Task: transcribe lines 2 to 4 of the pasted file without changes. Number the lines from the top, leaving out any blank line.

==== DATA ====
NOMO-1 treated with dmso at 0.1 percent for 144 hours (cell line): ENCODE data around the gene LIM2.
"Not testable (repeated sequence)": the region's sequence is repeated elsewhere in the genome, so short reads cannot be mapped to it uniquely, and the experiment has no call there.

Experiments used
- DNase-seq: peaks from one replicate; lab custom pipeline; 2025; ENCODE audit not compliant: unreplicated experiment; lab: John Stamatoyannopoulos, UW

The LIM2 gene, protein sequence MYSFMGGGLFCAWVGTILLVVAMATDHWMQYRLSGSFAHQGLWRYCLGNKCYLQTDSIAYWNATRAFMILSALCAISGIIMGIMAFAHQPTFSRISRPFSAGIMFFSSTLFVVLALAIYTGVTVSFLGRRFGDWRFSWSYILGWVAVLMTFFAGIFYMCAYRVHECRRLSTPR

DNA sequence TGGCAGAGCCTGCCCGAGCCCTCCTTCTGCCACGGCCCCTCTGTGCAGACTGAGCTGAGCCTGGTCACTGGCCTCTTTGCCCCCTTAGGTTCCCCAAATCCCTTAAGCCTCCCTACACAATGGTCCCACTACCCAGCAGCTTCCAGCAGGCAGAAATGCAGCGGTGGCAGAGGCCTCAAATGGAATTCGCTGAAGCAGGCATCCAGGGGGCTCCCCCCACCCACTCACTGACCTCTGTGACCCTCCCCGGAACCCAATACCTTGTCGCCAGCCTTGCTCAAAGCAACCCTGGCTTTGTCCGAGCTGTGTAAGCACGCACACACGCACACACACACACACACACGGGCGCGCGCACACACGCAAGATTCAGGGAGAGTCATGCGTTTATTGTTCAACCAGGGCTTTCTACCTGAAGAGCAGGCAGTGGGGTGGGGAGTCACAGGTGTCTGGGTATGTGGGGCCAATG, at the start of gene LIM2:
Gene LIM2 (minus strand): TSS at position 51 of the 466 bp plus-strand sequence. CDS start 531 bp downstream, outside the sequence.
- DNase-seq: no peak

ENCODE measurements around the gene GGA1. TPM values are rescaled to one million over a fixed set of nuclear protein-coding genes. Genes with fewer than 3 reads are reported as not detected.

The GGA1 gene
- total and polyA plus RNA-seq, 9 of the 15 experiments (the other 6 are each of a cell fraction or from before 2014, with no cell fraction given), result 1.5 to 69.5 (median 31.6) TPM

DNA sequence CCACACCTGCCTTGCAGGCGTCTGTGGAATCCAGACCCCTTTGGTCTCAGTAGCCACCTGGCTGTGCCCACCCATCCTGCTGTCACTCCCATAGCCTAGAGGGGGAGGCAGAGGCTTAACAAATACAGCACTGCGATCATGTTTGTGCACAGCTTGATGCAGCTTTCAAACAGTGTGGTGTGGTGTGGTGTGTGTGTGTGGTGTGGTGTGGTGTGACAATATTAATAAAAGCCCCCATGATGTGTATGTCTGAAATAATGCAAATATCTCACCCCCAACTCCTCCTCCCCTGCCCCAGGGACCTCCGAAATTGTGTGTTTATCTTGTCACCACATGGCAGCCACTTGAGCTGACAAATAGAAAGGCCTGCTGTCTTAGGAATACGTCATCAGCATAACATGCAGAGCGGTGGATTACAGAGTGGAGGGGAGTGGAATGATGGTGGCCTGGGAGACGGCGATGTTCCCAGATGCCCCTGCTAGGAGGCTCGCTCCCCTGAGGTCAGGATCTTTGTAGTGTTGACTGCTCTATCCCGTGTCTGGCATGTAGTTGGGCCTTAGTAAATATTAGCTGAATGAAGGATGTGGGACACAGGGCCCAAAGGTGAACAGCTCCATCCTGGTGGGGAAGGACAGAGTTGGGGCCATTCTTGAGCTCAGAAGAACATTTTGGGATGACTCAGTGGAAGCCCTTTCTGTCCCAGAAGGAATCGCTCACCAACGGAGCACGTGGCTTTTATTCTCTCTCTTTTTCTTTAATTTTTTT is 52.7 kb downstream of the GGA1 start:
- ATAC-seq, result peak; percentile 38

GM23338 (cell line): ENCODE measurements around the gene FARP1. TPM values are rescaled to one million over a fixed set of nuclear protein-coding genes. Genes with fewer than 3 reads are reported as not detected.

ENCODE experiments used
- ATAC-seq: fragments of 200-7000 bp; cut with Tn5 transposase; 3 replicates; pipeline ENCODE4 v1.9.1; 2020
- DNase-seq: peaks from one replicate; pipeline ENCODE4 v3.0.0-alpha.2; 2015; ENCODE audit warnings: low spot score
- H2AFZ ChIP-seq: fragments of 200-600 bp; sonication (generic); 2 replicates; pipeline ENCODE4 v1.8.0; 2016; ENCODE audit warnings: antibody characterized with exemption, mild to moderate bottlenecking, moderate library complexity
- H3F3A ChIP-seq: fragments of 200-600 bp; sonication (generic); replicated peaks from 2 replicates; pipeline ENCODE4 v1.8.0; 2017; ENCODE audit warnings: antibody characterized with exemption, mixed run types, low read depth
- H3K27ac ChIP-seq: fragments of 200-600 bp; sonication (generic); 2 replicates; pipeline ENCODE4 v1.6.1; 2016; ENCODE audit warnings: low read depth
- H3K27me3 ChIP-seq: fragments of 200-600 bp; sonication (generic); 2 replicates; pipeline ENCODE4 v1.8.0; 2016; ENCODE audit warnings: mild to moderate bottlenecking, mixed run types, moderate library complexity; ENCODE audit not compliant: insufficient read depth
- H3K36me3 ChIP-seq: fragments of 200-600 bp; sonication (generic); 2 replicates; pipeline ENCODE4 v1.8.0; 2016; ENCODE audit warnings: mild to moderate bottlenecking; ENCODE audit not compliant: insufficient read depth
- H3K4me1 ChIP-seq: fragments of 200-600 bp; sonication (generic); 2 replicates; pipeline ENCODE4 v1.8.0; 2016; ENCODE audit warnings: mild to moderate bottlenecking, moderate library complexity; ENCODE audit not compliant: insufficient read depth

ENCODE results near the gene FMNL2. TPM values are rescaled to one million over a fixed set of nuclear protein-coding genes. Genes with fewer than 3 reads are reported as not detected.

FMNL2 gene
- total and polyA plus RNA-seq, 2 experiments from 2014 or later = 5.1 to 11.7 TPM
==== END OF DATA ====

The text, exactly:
"Not testable (repeated sequence)": the region's sequence is repeated elsewhere in the genome, so short reads cannot be mapped to it uniquely, and the experiment has no call there.

Experiments used
- DNase-seq: peaks from one replicate; lab custom pipeline; 2025; ENCODE audit not compliant: unreplicated experiment; lab: John Stamatoyannopoulos, UW